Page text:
Andy Maxted, curator at Brighton Museum said: ‘We were searching through our collections database last year, looking for objects that might enhance the War Stories exhibition. During the search we came across a reference to the Massy Wheeler VC along with a full size and miniature copy, strangely enough, in a box of Decorative Arts jewellery.

‘We then tracked down the remainder of the medals which we found in a general medals box that also contained a telegram from the King to Massy Wheeler’s widow expressing sympathy on the news of his death. We were obviously delighted when we found the VC.

The medal is display alongside Major Massy Wheeler’s other campaign medals in the Prints and Drawings gallery at Brighton Museum until 7 June 2015.

Massy’s commendation for the Victoria Cross stated: ‘For most conspicuous bravery at Shaiba, Mesopotamia. On the 12th April, 1915, Major Wheeler asked permission to take out his Squadron and attempt to capture a flag, which was the centre point of a group of the enemy who were firing on one of our picquets.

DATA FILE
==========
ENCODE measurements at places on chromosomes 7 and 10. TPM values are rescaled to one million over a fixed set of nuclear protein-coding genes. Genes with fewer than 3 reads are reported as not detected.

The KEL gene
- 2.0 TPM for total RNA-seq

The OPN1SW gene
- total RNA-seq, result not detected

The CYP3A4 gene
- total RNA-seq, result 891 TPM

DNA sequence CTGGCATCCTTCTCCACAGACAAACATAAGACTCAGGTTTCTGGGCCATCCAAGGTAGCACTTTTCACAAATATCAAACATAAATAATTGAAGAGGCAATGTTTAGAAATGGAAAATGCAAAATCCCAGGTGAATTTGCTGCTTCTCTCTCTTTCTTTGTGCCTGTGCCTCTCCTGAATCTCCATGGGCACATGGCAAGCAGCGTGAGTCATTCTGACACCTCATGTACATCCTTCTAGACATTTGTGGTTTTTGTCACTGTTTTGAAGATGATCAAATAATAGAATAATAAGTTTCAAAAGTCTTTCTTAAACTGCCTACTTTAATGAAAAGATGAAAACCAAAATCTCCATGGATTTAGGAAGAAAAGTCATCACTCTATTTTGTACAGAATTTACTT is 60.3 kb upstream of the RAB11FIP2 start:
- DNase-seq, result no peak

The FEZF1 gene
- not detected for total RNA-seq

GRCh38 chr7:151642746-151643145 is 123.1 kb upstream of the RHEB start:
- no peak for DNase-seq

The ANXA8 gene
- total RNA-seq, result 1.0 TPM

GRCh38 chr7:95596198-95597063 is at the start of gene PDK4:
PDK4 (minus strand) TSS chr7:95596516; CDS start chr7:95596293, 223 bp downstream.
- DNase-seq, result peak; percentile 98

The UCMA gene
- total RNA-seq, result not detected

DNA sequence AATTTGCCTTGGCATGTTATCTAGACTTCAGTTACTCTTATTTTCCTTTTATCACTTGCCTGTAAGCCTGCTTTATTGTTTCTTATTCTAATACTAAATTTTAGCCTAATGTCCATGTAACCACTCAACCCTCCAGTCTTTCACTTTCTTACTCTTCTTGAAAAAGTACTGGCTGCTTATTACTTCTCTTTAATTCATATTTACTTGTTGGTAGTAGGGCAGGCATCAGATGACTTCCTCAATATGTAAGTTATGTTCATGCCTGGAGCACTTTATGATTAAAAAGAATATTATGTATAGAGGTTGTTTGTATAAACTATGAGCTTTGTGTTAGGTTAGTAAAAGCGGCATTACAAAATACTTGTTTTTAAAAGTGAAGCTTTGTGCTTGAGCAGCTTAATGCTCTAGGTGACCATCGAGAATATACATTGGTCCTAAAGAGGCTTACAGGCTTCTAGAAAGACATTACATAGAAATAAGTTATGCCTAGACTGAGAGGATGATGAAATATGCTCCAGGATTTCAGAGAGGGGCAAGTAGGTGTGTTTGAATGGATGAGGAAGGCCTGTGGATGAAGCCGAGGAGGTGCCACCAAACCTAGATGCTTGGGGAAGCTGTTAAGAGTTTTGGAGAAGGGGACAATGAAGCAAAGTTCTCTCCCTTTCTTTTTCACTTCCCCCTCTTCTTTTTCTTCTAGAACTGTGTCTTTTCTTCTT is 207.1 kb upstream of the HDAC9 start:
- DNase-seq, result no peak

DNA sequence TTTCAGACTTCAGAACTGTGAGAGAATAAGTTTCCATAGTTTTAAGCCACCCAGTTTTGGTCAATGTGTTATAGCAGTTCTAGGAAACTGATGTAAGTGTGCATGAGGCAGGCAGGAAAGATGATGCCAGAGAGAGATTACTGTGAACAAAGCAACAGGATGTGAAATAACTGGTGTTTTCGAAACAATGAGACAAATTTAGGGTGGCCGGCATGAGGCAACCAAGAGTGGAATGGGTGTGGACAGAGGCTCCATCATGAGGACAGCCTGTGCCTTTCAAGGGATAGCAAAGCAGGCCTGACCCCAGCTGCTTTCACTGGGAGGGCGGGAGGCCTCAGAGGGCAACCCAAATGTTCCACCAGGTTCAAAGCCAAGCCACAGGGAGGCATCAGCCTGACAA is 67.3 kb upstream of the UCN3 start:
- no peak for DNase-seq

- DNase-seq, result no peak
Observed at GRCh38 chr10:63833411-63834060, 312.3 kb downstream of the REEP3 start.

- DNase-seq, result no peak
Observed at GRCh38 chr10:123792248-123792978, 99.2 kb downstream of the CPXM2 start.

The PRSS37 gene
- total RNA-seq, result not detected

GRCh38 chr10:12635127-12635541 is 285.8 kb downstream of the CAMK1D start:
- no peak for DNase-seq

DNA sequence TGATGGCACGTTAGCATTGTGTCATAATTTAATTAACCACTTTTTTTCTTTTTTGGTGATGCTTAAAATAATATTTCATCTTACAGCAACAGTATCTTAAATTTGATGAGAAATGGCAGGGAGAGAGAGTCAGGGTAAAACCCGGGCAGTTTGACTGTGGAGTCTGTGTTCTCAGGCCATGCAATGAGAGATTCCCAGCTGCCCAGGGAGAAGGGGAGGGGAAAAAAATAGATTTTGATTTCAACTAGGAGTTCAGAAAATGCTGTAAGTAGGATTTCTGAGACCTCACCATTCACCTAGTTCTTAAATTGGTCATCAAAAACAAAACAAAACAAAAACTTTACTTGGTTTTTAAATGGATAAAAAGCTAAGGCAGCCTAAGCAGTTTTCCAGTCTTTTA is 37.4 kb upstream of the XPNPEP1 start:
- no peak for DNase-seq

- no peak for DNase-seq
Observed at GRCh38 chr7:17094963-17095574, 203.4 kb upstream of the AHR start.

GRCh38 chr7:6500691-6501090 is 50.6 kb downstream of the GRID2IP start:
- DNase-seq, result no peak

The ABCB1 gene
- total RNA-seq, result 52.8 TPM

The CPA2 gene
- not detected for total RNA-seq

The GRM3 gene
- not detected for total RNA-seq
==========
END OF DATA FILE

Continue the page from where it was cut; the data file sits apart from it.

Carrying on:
‘He advanced and attacked the enemy’s infantry with the lance, doing considerable execution among them. He then retired while the enemy swarmed out of hidden ground and formed an excellent target to our Royal Horse Artillery guns.

‘On the 13th April, 1915, Major Wheeler led his Squadron to the attack of the “North Mound.” He was seen far ahead of his men riding single-handed straight for the enemy’s standards. This gallant Officer was killed on the Mound.’

Major Massy Wheeler is buried in Basra War Cemetery.

For more information about the dispay, click here.